Black & Burnt Out
I'm Black & Burnt Out. Now I know that is an interesting way to introduce yourself, but the struggle is real. I am a mental health professional who identifies as a Black cisgender woman. Some of you reading this may not be able to identify with my race, sex, career, etc. but you can relate to being burned out either at home or at work or both. Burnout, according to helpguide.org, is defined as "a state of emotional, physical, and mental exhaustion caused by excessive and prolonged stress. It occurs when you feel overwhelmed, emotionally drained, and unable to meet constant demands. " Being black is draining, being a woman can be tiresome, and my career as a therapist is exhausting. Now don't get me wrong, I love being a Black female Therapist, but I was not adequately prepared. Growing up in a black household, it was ingrained in me that I had to be better than them (them meaning white people). That I had to work twice as hard or more if I wanted to be recognized for my talent and skill and not just my skin color. As a woman, I remember the first time I asked for a pay increase at my college job. My white female boss was so proud of me and told me that this would be a skill that I will need when I get out into the real world because of gender inequality in the workplace. In my counseling program, burn out was mentioned in a few of my classes but besides that we were left to figure it out on our own.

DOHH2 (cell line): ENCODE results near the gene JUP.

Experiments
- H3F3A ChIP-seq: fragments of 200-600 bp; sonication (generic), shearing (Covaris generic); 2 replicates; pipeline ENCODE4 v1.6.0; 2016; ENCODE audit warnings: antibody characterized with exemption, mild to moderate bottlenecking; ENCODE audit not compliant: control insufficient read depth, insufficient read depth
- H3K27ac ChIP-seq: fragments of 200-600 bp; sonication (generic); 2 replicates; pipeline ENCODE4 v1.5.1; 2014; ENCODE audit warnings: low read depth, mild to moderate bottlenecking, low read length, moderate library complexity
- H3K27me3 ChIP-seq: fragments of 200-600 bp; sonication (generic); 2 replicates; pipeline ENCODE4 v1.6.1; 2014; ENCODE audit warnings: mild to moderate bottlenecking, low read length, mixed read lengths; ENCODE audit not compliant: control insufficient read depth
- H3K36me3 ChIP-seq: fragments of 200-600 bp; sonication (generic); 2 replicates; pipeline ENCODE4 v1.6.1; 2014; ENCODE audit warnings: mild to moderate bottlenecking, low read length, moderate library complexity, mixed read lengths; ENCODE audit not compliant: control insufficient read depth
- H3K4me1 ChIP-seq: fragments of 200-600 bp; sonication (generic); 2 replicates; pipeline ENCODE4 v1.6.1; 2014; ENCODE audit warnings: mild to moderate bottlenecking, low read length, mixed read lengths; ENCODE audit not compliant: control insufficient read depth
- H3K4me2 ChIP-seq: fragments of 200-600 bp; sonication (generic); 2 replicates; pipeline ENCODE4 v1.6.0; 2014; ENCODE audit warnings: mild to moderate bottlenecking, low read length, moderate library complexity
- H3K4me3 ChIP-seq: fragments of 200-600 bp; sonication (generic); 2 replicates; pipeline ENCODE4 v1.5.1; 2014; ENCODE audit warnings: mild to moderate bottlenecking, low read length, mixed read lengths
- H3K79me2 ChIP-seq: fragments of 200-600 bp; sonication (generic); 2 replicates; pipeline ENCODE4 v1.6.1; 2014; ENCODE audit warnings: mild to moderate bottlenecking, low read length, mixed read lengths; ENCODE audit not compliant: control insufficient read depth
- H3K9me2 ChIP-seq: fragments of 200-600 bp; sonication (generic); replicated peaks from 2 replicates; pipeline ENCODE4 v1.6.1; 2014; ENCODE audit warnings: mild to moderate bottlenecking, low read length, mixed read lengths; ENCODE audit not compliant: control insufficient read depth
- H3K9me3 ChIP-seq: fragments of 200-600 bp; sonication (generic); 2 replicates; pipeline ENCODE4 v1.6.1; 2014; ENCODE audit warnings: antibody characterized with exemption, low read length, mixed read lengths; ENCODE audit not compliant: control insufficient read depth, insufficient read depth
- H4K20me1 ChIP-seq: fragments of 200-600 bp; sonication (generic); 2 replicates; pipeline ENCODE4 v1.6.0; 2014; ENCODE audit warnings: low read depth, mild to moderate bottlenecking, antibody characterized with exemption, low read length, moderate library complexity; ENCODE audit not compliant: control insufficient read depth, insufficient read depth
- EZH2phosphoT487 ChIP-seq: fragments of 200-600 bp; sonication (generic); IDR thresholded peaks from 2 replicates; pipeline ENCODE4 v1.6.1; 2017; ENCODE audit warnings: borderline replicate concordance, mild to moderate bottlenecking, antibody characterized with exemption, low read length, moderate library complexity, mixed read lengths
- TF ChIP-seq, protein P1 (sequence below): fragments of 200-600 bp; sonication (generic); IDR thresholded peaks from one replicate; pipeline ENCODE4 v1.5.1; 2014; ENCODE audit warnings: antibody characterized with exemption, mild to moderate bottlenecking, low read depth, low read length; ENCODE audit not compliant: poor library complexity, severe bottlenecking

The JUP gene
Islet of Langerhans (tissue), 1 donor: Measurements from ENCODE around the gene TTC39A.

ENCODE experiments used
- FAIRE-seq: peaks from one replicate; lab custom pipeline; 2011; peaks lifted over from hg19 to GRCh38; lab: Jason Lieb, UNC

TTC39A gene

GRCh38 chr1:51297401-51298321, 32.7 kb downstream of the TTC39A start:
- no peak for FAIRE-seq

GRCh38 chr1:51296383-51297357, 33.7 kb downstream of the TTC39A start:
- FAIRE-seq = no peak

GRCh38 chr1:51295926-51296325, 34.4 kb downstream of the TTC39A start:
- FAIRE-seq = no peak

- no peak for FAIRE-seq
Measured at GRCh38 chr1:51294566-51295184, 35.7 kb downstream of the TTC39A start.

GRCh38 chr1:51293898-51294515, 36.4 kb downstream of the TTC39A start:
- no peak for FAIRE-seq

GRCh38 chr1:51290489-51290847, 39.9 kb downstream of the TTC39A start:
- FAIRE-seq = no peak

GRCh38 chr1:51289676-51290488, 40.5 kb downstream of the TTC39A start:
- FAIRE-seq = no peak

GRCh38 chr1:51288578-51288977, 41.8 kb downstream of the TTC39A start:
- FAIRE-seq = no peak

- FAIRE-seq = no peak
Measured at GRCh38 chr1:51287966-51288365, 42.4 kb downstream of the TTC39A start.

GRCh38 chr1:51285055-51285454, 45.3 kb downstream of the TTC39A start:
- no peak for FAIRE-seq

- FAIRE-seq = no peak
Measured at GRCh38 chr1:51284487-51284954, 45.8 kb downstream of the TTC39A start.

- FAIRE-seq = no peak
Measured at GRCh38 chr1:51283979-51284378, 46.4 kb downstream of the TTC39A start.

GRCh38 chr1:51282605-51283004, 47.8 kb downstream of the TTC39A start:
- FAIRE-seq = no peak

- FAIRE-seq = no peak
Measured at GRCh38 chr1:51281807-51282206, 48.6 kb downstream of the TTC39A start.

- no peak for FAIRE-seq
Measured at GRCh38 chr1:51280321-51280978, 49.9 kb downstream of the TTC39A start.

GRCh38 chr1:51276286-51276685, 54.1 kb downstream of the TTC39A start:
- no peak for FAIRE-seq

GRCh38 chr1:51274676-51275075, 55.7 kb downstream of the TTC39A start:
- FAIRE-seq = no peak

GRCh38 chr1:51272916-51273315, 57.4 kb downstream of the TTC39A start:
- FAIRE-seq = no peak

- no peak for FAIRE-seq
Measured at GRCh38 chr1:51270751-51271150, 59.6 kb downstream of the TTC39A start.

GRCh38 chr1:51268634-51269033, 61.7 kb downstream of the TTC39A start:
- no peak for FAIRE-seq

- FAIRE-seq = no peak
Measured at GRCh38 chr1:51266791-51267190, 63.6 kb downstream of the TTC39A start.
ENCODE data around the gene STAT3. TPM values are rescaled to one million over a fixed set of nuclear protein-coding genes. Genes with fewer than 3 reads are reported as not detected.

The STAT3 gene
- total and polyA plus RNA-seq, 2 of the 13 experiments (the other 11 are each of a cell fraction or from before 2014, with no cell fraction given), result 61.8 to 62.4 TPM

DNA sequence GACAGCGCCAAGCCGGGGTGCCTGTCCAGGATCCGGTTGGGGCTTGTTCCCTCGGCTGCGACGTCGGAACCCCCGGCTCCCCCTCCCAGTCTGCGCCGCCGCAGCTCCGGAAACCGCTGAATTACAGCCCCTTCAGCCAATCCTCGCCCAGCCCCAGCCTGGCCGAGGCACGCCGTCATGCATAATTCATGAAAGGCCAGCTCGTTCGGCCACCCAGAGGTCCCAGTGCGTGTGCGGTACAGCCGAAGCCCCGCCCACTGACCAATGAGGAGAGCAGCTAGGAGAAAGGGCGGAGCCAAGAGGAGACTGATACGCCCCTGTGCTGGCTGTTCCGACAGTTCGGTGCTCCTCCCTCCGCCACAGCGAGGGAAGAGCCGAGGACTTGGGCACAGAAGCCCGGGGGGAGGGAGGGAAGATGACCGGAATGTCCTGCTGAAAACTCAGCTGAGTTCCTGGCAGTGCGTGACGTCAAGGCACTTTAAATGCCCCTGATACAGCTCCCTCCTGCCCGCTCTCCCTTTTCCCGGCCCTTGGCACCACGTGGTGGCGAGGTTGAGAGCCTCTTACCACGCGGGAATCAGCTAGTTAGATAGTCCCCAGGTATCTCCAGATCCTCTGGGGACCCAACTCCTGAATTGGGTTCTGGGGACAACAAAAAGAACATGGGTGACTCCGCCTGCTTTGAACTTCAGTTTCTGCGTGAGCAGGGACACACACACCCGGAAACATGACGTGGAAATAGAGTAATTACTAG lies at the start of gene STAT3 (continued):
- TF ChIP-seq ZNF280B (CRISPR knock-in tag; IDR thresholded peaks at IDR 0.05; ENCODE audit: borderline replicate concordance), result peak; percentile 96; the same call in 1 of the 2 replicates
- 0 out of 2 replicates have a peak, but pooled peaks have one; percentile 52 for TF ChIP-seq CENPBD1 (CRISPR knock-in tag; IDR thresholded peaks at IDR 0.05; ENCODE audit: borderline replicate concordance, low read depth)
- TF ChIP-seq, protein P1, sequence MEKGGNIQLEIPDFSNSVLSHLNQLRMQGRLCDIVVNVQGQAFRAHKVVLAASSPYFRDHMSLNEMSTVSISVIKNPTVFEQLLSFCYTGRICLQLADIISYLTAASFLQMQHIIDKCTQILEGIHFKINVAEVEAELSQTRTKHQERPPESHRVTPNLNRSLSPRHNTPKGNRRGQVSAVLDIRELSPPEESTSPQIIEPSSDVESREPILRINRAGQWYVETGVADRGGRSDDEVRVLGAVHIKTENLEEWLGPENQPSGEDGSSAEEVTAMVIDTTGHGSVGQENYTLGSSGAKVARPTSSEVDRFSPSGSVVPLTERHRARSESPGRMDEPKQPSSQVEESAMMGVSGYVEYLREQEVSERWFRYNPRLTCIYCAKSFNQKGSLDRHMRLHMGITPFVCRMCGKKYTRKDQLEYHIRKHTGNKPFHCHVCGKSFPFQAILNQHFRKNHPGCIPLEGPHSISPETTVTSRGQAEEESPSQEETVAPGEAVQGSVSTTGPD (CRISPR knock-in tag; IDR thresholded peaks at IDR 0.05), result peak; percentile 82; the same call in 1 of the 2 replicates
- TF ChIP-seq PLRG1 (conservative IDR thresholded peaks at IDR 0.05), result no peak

We live in a society that values hard work, determination, persistence, prosperity, and wealth by any means necessary. It wasn't until recently that discussions about mental health, wellness, and self-care began to be more mainstream. Yet, these things seem contradictory to what we consider to be the American Dream where everyone is happy and stress-free, but that is not always the reality. What did you say to the last person who asked you how you were doing? Did you say, "I'm great," or "I'm okay," or "I'm fine," (as someone once told me, fine stands for Feelings I am Not Expressing)? Now was that what you were really feeling or did you just say that out of common politeness or because no one would care. I used to say all of those same phrases too, because who wants a Therapist that is stressed out. Then one day, I decided that I would live in my truth. One of my colleagues asked me how I was doing and I said very emphatically, "I am Black and Burned Out!" She laughed and said, I am tired too. At that moment, my conversation with my colleagues, my supervisor, friends, and family became more about our mental health, self-care, and wellness. Even with my clients, I no longer ask "how are you doing" or "how was your week", but instead I say, "How did you take care of yourself this week." That started to change the tone of the session and help my clients to focus on their self-care as a way of personal growth and development in therapy. Nowadays, I am still Black and Burnt Out but I am learning how to navigate it better by practicing self-care by going to the gym, eating healthier, and texting wellness/self-care quotes to all of my friends (which they are probably sick and tired of by now). So how are you going to take care of yourself this week?"
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